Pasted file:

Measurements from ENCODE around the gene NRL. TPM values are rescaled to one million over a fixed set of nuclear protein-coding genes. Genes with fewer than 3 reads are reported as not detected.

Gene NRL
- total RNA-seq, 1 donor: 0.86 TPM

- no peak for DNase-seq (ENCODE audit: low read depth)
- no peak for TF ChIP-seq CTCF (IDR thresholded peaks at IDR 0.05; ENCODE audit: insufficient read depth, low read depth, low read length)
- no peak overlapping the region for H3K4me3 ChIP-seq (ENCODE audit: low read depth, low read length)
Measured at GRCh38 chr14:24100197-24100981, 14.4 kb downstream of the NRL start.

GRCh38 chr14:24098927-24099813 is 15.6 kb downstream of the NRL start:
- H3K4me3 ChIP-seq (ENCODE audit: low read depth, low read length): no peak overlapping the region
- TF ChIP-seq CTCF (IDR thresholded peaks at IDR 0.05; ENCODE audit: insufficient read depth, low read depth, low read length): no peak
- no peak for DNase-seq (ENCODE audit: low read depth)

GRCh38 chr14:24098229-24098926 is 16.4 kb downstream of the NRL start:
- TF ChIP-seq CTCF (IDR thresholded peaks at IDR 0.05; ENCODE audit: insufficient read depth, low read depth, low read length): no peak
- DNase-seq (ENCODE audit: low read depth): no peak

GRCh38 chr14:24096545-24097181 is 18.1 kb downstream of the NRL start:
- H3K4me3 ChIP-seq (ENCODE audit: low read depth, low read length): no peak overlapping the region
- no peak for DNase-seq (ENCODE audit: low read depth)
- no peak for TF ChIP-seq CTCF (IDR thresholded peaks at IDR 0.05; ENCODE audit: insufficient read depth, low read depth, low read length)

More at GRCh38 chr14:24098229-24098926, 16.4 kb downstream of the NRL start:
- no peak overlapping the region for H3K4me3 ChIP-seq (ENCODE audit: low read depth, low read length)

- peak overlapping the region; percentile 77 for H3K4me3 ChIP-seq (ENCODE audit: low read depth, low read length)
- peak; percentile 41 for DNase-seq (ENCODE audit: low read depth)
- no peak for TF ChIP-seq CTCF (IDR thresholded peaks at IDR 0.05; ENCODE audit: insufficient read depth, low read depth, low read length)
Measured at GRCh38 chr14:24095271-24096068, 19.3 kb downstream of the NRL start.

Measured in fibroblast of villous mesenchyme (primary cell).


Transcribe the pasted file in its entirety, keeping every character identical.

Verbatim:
Measurements from ENCODE around the gene NRL. TPM values are rescaled to one million over a fixed set of nuclear protein-coding genes. Genes with fewer than 3 reads are reported as not detected.

Gene NRL
- total RNA-seq, 1 donor: 0.86 TPM

- no peak for DNase-seq (ENCODE audit: low read depth)
- no peak for TF ChIP-seq CTCF (IDR thresholded peaks at IDR 0.05; ENCODE audit: insufficient read depth, low read depth, low read length)
- no peak overlapping the region for H3K4me3 ChIP-seq (ENCODE audit: low read depth, low read length)
Measured at GRCh38 chr14:24100197-24100981, 14.4 kb downstream of the NRL start.

GRCh38 chr14:24098927-24099813 is 15.6 kb downstream of the NRL start:
- H3K4me3 ChIP-seq (ENCODE audit: low read depth, low read length): no peak overlapping the region
- TF ChIP-seq CTCF (IDR thresholded peaks at IDR 0.05; ENCODE audit: insufficient read depth, low read depth, low read length): no peak
- no peak for DNase-seq (ENCODE audit: low read depth)

GRCh38 chr14:24098229-24098926 is 16.4 kb downstream of the NRL start:
- TF ChIP-seq CTCF (IDR thresholded peaks at IDR 0.05; ENCODE audit: insufficient read depth, low read depth, low read length): no peak
- DNase-seq (ENCODE audit: low read depth): no peak

GRCh38 chr14:24096545-24097181 is 18.1 kb downstream of the NRL start:
- H3K4me3 ChIP-seq (ENCODE audit: low read depth, low read length): no peak overlapping the region
- no peak for DNase-seq (ENCODE audit: low read depth)
- no peak for TF ChIP-seq CTCF (IDR thresholded peaks at IDR 0.05; ENCODE audit: insufficient read depth, low read depth, low read length)

More at GRCh38 chr14:24098229-24098926, 16.4 kb downstream of the NRL start:
- no peak overlapping the region for H3K4me3 ChIP-seq (ENCODE audit: low read depth, low read length)

- peak overlapping the region; percentile 77 for H3K4me3 ChIP-seq (ENCODE audit: low read depth, low read length)
- peak; percentile 41 for DNase-seq (ENCODE audit: low read depth)
- no peak for TF ChIP-seq CTCF (IDR thresholded peaks at IDR 0.05; ENCODE audit: insufficient read depth, low read depth, low read length)
Measured at GRCh38 chr14:24095271-24096068, 19.3 kb downstream of the NRL start.

Measured in fibroblast of villous mesenchyme (primary cell).